TENSEGRITY 101: UNDERSTANDING THE BONE-MUSCLE RELATIONSHIP

Pain Relief & Restored Strength May be Only a Laser Beam Away

Dr. Rosenthal: Let’s talk about tensegrity.

You: Say what?

DR: Tensegrity! The tensional integrity that keeps your bones and muscles from falling to a heap on the floor.

You: Um, could that actually happen?

DR: Not likely. Because of tensegrity.

You: Yeah, I really have no idea what you’re talking about.

DR: I know, I know. It’s complicated! Just please keep reading until I get to the good stuff. Because, if you’ve ever felt weak or off-balance, you’ll be glad you did. (Also, there are laser beams involved. Seriously, you need to keep reading.)

What on Earth is tensegrity?

“Tensegrity” is actually an architectural term coined by architect Richard Fuller to describe a system of rigid bar-like structures suspended by cable-like lines that pull in opposite directions. In the human body, your bones are the bars and your muscles are the cables that hold them in place. Without the tension created by the muscles, your bones would indeed fall into a pile on the ground. While this extreme event is unlikely, a loss of normal tension can shift your body into an altered position––much like a puppet with its strings too loose on one side! The stress points created in this abnormal body position, or misalignment, can result in pain, fatigue, organ dysfunction and degenerative joint disease (arthritis). (1)

The relationship between proper alignment and good health has always been front and center in the world of chiropractic. We have long observed clinically that small distortions in posture can have large effects throughout the body.

So, what’s new? (And why should we care?)

I recently had the opportunity to study a revolutionary new technique with Jeffrey Spencer, a doctor of chiropractic and a legend in the field of human performance. Through his years of working with world-class professional athletes like Tiger Woods and Maria Sharapova, Dr. Spencer developed a comprehensive system for identifying specific weaknesses and restoring muscular function and normal body tensegrity.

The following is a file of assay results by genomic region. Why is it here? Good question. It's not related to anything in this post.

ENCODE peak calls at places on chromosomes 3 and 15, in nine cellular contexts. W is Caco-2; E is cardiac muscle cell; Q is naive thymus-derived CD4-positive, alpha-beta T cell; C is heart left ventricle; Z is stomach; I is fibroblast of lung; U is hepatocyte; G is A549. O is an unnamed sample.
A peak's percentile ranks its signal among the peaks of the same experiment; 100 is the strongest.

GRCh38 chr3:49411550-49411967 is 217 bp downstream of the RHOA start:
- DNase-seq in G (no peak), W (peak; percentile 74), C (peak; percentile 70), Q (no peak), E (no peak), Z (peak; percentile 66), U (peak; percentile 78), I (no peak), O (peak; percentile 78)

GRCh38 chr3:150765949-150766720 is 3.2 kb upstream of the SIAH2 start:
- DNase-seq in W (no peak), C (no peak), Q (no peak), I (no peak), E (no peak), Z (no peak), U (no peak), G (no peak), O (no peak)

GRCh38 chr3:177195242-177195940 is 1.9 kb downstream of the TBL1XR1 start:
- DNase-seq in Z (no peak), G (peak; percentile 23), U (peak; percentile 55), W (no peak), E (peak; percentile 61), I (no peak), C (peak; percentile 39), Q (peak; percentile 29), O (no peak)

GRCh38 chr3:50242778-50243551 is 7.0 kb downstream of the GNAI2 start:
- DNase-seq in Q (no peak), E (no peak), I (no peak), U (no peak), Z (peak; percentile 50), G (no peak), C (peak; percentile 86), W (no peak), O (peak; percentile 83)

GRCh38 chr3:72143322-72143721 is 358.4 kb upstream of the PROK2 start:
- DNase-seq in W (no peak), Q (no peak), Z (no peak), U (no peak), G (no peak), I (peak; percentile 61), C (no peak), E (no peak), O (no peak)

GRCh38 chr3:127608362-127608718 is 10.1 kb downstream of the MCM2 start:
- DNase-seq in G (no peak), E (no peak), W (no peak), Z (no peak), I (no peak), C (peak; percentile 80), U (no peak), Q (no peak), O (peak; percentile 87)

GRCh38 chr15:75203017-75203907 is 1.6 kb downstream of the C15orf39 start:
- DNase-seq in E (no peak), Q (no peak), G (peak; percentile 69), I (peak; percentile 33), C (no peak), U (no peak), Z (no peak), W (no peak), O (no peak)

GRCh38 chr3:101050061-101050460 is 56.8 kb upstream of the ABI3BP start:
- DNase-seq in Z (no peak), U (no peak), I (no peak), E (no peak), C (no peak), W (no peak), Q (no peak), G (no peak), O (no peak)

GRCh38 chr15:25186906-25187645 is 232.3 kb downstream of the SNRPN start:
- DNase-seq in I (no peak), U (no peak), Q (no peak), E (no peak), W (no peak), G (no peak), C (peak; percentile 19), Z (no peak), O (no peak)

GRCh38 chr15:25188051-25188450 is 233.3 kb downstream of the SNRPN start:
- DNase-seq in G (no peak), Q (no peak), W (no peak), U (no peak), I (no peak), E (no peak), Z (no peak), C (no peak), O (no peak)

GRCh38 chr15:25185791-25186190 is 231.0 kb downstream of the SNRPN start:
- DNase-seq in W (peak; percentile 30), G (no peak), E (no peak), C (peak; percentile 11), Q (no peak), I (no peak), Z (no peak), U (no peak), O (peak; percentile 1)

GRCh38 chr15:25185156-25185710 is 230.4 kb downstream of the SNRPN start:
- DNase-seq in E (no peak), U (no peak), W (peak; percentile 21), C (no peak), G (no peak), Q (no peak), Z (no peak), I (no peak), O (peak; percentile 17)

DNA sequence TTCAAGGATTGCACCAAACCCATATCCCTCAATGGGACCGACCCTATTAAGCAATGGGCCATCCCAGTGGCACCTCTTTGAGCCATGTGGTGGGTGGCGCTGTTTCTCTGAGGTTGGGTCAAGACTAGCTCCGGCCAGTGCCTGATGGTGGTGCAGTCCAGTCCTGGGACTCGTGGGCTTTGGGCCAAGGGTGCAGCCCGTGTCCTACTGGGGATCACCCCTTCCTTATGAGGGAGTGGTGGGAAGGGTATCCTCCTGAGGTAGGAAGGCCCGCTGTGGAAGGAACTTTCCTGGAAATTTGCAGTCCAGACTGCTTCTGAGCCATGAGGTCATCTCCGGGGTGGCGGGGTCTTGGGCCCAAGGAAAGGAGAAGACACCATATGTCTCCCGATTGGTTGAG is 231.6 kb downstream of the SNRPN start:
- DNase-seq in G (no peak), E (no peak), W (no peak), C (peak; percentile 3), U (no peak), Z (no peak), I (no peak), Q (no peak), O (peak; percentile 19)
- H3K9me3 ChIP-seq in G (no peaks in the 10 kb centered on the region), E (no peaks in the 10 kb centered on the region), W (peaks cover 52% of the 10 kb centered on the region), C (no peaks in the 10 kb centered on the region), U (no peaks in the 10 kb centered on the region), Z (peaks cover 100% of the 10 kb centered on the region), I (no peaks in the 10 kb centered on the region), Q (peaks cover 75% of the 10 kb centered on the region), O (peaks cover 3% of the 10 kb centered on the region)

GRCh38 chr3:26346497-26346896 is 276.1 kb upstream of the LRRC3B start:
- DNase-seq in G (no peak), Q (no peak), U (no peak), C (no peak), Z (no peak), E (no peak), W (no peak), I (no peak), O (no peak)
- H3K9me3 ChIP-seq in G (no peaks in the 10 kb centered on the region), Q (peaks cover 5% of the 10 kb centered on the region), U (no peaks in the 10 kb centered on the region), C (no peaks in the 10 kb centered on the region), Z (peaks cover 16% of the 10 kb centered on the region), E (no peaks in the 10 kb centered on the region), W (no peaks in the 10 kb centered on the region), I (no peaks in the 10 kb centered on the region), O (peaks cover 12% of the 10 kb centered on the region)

To my surprise (and contrary to what many health practitioners are taught), Dr. Spencer discovered that 85 percent of the muscular weakness has NOTHING to do with the muscles themselves, but rather the loss of correct control of the muscle by the nerve that innervates it. Fix the nerve-muscle relationship and normal tensegrity and function are restored. Not only does this provide a competitive advantage, it helps prevent future injury, too.

How does tensegrity treatment work?

First, key muscles are evaluated for weakness. For example, I will test your psoas muscle (which acts to raise your knee towards your chest and is controlled by a nerve that exits from your lower spine) by having you lie on your back and raise one leg off of the table. If you are unable to hold it against a gentle downward pressure that I apply, I then evaluate to see if your problem originates from the nerve or the muscle. Like Dr. Spencer, I have observed that the underlying cause is most commonly nerve-related.

The correction is made by using a low level laser. Unlike high-powered surgical lasers, low level (also known as cold) lasers are stimulating to the body and are not felt by the patient. Much like turning a light switch on, a few seconds of the laser application to the involved nerve root brings lasting strength back to the muscle. Patients are often surprised and do not think that anything was even done until they feel their strength fully restored when retested.

But, I’m not a professional athlete…

No worries! This work is still for you. Muscle inhibition occurs from over-exertion and can result from the normal activities of us common folk. You may work over a computer, carry a baby, lug around heavy groceries or a school bag, drive long hours or perform any of the millions of everyday activities that over-stress our bodies!

This work is years ahead of the science. It was born during countless hours spent on the front lines of top sporting events. I have many questions about the exact mechanisms in play. I love to know all the “why’s,” but will have to wait until future research catches up. Until then, I am grateful for Dr. Spencer’s experience, knowledge and ability to think outside the box and simply figure out what works (a sentiment I am sure is shared by the athletes he has helped win gold).

By approaching your body as a tensegrity system and by understanding the role your muscles and nerves play, solutions to problems and pain that were seemingly incurable may be just a laser beam away.

Annals of Medicine 2003;35(8):564-77. 2003: